Build Complete – Tamiya Avante 2011

So here it is! The kit everyone said they wouldn’t re-release (even Tamiya themselves!) At ADH Publishing, we’d been pushing Tamiya personally to bring this kit back due to its iconic status amongst RC fans, and thankfully our requests didn’t fall on deaf ears. We are actually having to pinch ourselves to check this really is a NIB Tamiya Avante that isn’t based on a modern chassis or having cost us $2500! Amazingly though, this is the real deal – a real Avante (with some tweaks), and also the first one in the UK! Get ready as we visit every RC fan’s guilty pleasure…

Part One

Not only is the box art like the 1988 original, but so are the blister packages underneath! This model also includes ‘bonus parts’ – in this case some 2.2″ racing wheels which should be easier to find tyres for…

A close up of those blisters, with their descriptions. Are those CVD driveshafts I spot? One thing that let down the original Avante were the dogbones, and UJs were a sought after and expensive hop-up. Nice to see the dogbones weren’t re-released!

More goodness in the shape of carbon for the chassis plates rather than fibreglass and the front knuckles are now machined aluminium rather than cast. The colour also matches the gold shocks, which is a nice touch.

The body returns unchanged too. What a shapely design it is too. In the name of aerodynamics and functionality, modern bodies just don’t look anywhere near as nice do they?

Part Two

Here are the bonus wheels. They are standard sized 2.2″ racing wheels that are narrower at the front unlike the unique cam-lock Avante ones (also included) that are the same width front and rear.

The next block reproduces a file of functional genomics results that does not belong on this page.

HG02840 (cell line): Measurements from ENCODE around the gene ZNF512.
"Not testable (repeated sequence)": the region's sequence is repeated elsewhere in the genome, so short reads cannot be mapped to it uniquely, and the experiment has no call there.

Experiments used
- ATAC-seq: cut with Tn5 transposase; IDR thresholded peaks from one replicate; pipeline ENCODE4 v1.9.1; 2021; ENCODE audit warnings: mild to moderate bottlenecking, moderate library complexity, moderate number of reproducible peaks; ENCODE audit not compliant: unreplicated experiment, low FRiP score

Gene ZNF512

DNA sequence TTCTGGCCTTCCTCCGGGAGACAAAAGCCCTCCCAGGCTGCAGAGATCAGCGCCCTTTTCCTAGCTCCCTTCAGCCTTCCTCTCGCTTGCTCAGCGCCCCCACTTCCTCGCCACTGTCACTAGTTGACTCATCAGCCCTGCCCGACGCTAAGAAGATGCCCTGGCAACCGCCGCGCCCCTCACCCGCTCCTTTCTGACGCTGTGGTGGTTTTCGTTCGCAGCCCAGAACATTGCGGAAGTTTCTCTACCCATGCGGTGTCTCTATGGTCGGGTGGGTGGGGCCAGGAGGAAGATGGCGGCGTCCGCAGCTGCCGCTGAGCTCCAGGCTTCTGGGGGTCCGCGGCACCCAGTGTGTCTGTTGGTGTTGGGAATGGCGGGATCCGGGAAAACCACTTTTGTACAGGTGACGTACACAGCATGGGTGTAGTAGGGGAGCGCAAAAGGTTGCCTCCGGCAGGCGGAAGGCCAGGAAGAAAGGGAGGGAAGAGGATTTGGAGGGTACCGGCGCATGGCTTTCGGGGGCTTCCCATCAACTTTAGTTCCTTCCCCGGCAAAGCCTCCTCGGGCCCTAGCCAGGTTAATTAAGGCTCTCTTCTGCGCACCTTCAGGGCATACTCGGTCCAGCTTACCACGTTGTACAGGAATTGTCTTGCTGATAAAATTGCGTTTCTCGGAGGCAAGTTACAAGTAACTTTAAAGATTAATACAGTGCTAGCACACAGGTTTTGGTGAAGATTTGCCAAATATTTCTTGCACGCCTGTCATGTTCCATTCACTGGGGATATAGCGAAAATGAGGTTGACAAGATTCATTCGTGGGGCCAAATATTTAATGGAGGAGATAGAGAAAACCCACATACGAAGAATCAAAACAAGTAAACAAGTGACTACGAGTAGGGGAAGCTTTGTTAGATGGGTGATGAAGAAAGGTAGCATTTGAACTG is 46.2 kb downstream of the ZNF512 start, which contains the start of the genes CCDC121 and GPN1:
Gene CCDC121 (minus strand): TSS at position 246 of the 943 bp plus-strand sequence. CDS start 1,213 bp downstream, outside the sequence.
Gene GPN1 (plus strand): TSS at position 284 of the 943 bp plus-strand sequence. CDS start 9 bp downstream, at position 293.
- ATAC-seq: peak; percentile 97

Cool detail on the parts box!

And so to the manual. Some parts are lifted straight from the original, but many sections had to be totally rewritten due to tiny detail changes. Typically Tamiya, you don’t have a supplement, but a completely new manual.

“Being Nuts is Neat!” The decals return, but sadly for copyright reasons, some have been changed. No more “Spacetech Engineering”, sadly we have to make do with “Diablo Engineering”.
Oh well, at least Paranoid Perry is still here!

Lobbing the body, undertray, wing and wheels in the box for a moment, we open the Parts Box A…

…which smells incredible! The smell of the tyres takes us back to the late 80s and early 90s…

But enough reminiscing, over the next couple of nights we’ll be building the Avante up and sharing the major assemblies as they get built and bolted together.
Stick here at for the first UK built Tamiya Avante 2011!

Part Three

As we continue the build, it’s time to start adding the special Avante brushed motor. Unlike the Technigold unit of the 1980’s, the new motor is far more up to date with conventional brushes, surface mount capacitors and a more normal looking can. First job though is to mount it to the rear gearbox casing.